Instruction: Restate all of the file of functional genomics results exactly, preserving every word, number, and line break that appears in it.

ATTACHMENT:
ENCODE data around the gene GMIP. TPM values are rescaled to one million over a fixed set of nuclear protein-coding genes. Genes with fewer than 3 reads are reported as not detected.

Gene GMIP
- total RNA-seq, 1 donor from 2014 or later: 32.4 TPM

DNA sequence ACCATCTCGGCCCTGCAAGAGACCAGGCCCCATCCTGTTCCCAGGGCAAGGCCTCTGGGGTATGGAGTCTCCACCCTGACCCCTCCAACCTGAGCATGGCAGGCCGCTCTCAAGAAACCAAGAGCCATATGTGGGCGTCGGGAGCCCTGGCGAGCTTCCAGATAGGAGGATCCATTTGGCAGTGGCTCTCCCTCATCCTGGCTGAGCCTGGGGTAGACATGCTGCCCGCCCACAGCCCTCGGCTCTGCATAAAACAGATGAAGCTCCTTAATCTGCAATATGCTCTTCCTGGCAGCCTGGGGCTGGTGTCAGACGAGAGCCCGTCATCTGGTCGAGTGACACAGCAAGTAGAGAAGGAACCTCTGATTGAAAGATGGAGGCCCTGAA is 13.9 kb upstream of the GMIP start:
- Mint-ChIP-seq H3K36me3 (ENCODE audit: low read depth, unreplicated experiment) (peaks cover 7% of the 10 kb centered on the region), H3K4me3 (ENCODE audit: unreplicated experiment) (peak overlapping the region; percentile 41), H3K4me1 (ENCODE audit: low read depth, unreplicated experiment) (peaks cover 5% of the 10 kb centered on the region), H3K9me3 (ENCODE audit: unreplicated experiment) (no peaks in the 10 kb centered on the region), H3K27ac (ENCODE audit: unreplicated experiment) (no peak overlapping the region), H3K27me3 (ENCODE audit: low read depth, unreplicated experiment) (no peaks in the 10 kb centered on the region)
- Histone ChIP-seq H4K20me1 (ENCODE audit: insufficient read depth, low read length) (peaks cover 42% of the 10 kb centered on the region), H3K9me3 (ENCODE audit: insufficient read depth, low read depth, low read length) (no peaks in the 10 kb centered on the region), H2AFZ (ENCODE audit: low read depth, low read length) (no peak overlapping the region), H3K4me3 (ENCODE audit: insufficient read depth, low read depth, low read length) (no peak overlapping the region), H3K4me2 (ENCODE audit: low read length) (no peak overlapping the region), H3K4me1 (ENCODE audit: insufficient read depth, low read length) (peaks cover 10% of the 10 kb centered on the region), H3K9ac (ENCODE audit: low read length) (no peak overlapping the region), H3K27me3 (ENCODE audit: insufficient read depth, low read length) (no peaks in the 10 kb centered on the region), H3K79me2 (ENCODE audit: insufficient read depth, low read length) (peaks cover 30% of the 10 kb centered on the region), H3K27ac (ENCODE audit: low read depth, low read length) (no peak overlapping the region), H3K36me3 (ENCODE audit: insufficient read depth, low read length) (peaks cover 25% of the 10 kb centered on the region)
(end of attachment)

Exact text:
ENCODE data around the gene GMIP. TPM values are rescaled to one million over a fixed set of nuclear protein-coding genes. Genes with fewer than 3 reads are reported as not detected.

Gene GMIP
- total RNA-seq, 1 donor from 2014 or later: 32.4 TPM

DNA sequence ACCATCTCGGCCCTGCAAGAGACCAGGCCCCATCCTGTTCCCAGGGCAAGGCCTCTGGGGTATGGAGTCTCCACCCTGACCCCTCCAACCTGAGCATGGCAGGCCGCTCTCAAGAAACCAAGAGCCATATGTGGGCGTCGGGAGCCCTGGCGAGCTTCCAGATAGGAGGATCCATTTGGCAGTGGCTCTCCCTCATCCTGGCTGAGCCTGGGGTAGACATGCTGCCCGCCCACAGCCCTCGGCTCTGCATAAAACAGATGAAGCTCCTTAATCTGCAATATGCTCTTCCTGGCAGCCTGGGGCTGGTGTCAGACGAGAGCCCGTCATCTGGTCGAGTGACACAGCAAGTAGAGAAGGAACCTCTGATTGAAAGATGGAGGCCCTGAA is 13.9 kb upstream of the GMIP start:
- Mint-ChIP-seq H3K36me3 (ENCODE audit: low read depth, unreplicated experiment) (peaks cover 7% of the 10 kb centered on the region), H3K4me3 (ENCODE audit: unreplicated experiment) (peak overlapping the region; percentile 41), H3K4me1 (ENCODE audit: low read depth, unreplicated experiment) (peaks cover 5% of the 10 kb centered on the region), H3K9me3 (ENCODE audit: unreplicated experiment) (no peaks in the 10 kb centered on the region), H3K27ac (ENCODE audit: unreplicated experiment) (no peak overlapping the region), H3K27me3 (ENCODE audit: low read depth, unreplicated experiment) (no peaks in the 10 kb centered on the region)
- Histone ChIP-seq H4K20me1 (ENCODE audit: insufficient read depth, low read length) (peaks cover 42% of the 10 kb centered on the region), H3K9me3 (ENCODE audit: insufficient read depth, low read depth, low read length) (no peaks in the 10 kb centered on the region), H2AFZ (ENCODE audit: low read depth, low read length) (no peak overlapping the region), H3K4me3 (ENCODE audit: insufficient read depth, low read depth, low read length) (no peak overlapping the region), H3K4me2 (ENCODE audit: low read length) (no peak overlapping the region), H3K4me1 (ENCODE audit: insufficient read depth, low read length) (peaks cover 10% of the 10 kb centered on the region), H3K9ac (ENCODE audit: low read length) (no peak overlapping the region), H3K27me3 (ENCODE audit: insufficient read depth, low read length) (no peaks in the 10 kb centered on the region), H3K79me2 (ENCODE audit: insufficient read depth, low read length) (peaks cover 30% of the 10 kb centered on the region), H3K27ac (ENCODE audit: low read depth, low read length) (no peak overlapping the region), H3K36me3 (ENCODE audit: insufficient read depth, low read length) (peaks cover 25% of the 10 kb centered on the region)